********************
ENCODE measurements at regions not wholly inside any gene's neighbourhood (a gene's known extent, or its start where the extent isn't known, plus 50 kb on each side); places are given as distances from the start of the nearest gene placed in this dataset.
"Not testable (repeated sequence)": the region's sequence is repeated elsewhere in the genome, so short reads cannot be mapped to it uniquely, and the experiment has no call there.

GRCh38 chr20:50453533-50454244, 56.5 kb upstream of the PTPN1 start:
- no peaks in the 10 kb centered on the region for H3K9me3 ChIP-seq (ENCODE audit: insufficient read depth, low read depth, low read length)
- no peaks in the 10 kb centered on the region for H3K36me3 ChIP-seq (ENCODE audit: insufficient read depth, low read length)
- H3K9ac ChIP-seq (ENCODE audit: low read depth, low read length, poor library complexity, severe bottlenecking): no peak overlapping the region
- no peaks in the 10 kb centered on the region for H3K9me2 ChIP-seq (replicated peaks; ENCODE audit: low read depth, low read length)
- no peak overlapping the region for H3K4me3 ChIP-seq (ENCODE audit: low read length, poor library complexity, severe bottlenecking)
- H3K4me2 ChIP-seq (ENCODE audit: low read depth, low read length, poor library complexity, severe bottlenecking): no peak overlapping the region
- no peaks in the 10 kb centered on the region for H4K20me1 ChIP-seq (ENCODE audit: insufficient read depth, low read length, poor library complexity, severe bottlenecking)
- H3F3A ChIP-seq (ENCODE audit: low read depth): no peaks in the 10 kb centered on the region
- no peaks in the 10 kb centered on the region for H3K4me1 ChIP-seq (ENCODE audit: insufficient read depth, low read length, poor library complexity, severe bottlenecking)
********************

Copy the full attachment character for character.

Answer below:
ENCODE measurements at regions not wholly inside any gene's neighbourhood (a gene's known extent, or its start where the extent isn't known, plus 50 kb on each side); places are given as distances from the start of the nearest gene placed in this dataset.
"Not testable (repeated sequence)": the region's sequence is repeated elsewhere in the genome, so short reads cannot be mapped to it uniquely, and the experiment has no call there.

GRCh38 chr20:50453533-50454244, 56.5 kb upstream of the PTPN1 start:
- no peaks in the 10 kb centered on the region for H3K9me3 ChIP-seq (ENCODE audit: insufficient read depth, low read depth, low read length)
- no peaks in the 10 kb centered on the region for H3K36me3 ChIP-seq (ENCODE audit: insufficient read depth, low read length)
- H3K9ac ChIP-seq (ENCODE audit: low read depth, low read length, poor library complexity, severe bottlenecking): no peak overlapping the region
- no peaks in the 10 kb centered on the region for H3K9me2 ChIP-seq (replicated peaks; ENCODE audit: low read depth, low read length)
- no peak overlapping the region for H3K4me3 ChIP-seq (ENCODE audit: low read length, poor library complexity, severe bottlenecking)
- H3K4me2 ChIP-seq (ENCODE audit: low read depth, low read length, poor library complexity, severe bottlenecking): no peak overlapping the region
- no peaks in the 10 kb centered on the region for H4K20me1 ChIP-seq (ENCODE audit: insufficient read depth, low read length, poor library complexity, severe bottlenecking)
- H3F3A ChIP-seq (ENCODE audit: low read depth): no peaks in the 10 kb centered on the region
- no peaks in the 10 kb centered on the region for H3K4me1 ChIP-seq (ENCODE audit: insufficient read depth, low read length, poor library complexity, severe bottlenecking)